“how can you be against gay marriage?” the young gay centrist asked me. “don’t you believe in equal love?” i’ve been teaching all day and i’m tired, near the end of the lecture i let my critiques of the gay marriage/hrc establishment slip out. big mistake.
you see, when you’re precariously employed it doesn’t matter how much they love you today, that could change in a nano-second if they think you’re too radical, too leftist, pro-palestinian or lacking in patriotism. you see dear reader the problem is i am many of these things.
i sigh. and try to find the words to express the frustrations i have with discourses of equality. or as i increasingly call it ‘the tyranny of equality’.
“it’s not that i’m against marriage,” i explain. “people can get married if they want to, i just don’t think that having the right to participate in a heteronormative institution is liberatory.”
i can see his eyes glaze over. it’s not the conservativism i mind, or the centrist attitudes of most of my students. it’s the lowered expectations of political discourse, the lack of willingness to dream of something different. the apathy is what kills me. i was this person once. voting for moderate, fiscally conservative but socially progressive candidates, a believer in the two state solution, thinking that a well regulated market was the key for a prosperous and secure future.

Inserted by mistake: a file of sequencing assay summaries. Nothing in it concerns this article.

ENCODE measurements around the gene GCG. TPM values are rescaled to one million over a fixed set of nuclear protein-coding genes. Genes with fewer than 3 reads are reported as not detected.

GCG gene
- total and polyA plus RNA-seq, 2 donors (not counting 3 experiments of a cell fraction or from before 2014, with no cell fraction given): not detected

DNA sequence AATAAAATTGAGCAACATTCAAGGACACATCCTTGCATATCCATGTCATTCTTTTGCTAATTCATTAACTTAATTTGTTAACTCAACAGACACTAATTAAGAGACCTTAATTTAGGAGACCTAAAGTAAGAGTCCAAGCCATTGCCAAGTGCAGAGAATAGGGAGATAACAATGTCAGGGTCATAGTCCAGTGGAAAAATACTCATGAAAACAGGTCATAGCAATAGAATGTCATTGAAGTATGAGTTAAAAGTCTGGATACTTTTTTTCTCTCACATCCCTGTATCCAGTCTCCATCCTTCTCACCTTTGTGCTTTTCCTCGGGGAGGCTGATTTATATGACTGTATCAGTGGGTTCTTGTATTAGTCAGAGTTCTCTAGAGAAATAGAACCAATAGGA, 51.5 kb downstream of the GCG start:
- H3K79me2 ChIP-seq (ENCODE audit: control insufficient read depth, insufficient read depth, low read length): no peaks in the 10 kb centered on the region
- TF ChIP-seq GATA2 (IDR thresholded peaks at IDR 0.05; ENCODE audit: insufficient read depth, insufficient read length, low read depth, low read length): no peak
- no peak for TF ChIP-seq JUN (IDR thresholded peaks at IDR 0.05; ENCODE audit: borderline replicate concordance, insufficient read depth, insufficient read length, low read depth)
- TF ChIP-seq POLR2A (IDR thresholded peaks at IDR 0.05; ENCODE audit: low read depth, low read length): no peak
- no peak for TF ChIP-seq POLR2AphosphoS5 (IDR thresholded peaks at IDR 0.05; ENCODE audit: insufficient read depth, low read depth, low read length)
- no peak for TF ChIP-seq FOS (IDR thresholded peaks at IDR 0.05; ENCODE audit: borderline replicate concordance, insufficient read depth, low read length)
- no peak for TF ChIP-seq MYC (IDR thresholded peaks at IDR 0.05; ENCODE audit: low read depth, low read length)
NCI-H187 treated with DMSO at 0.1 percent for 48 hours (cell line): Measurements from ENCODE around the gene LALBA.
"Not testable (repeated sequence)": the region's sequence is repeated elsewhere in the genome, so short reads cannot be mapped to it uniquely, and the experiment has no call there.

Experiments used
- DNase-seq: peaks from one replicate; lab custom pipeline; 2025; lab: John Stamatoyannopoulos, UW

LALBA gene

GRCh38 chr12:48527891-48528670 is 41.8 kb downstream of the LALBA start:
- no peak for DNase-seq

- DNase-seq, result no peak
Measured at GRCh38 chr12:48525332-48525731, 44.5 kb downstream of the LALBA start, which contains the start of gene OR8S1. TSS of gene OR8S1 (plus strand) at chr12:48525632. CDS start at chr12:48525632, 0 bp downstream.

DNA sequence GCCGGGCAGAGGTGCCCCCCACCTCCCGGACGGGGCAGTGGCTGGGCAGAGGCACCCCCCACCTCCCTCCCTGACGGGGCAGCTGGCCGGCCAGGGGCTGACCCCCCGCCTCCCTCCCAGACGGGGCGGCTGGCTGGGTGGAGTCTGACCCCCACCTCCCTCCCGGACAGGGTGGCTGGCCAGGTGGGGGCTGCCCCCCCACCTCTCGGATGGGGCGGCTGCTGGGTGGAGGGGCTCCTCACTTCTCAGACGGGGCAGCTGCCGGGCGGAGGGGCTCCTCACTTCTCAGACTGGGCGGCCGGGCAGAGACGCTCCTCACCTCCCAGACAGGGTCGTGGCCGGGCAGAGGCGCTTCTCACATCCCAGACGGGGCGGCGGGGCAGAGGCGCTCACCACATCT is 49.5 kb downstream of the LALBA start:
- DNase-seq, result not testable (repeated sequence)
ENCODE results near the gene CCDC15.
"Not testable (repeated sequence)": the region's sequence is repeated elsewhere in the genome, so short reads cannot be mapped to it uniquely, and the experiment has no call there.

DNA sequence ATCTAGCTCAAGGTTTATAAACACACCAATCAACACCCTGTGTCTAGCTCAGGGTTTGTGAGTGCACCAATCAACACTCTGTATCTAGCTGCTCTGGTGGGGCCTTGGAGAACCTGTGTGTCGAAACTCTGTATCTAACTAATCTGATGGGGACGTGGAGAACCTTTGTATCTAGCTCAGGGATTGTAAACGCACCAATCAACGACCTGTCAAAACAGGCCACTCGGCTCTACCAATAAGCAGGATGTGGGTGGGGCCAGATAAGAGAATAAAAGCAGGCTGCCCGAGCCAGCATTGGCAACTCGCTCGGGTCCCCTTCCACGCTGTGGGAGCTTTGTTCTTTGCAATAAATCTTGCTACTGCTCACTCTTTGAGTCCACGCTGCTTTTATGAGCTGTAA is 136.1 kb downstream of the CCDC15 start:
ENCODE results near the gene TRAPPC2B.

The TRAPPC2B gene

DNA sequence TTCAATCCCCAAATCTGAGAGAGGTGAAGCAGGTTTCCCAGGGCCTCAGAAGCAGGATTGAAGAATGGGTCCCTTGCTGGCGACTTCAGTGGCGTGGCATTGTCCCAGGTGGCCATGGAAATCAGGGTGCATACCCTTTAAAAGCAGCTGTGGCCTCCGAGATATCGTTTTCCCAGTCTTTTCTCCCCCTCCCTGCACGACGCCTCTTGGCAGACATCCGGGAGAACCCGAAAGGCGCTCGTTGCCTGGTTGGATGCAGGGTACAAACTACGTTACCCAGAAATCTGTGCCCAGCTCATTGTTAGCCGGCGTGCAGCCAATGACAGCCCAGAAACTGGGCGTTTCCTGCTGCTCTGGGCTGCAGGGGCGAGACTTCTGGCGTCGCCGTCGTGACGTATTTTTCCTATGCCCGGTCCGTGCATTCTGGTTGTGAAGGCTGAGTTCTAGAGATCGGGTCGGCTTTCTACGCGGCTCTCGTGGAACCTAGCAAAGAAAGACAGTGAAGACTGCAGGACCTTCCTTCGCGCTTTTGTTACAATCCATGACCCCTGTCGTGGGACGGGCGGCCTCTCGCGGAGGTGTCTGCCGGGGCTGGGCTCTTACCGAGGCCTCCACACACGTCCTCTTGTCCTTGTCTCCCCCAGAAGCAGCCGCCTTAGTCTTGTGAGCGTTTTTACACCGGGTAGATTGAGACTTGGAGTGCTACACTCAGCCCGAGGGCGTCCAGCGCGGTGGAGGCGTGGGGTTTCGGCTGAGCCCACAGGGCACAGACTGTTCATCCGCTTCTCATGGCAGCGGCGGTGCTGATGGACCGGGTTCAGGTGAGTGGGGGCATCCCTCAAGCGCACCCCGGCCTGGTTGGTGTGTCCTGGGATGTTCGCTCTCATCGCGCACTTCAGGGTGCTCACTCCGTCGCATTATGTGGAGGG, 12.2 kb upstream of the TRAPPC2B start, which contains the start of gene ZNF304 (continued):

then i woke up. woke up to the realities of capitalism and injustice. woke up to queer theory, judith butler and kate bornstein, woke up to foucault, staceyann chin, malcom x… suddenly my world became a darker and crueler place but also became a place of new kinds of joy: of the dance floor, poppers, angry debates over too much wine and not enough vocabulary. to writing, books, politics. to refusing to be happy because it’s what is expected of me. to being queer as in fuck you.
i resign myself to explaining to the centrist student that the transphobia of the hrc is what frustrates me, which is true, but is only the tip of the iceberg why i don’t like marriage and why i shouldn’t have to be like straight folk or love like straight folk to be given rights. he leaves and i try to remind myself that once not so long ago i had similar conversations with professors who gave me just a glimmer of information that started a political awakening for me.
maybe i’ll start one too.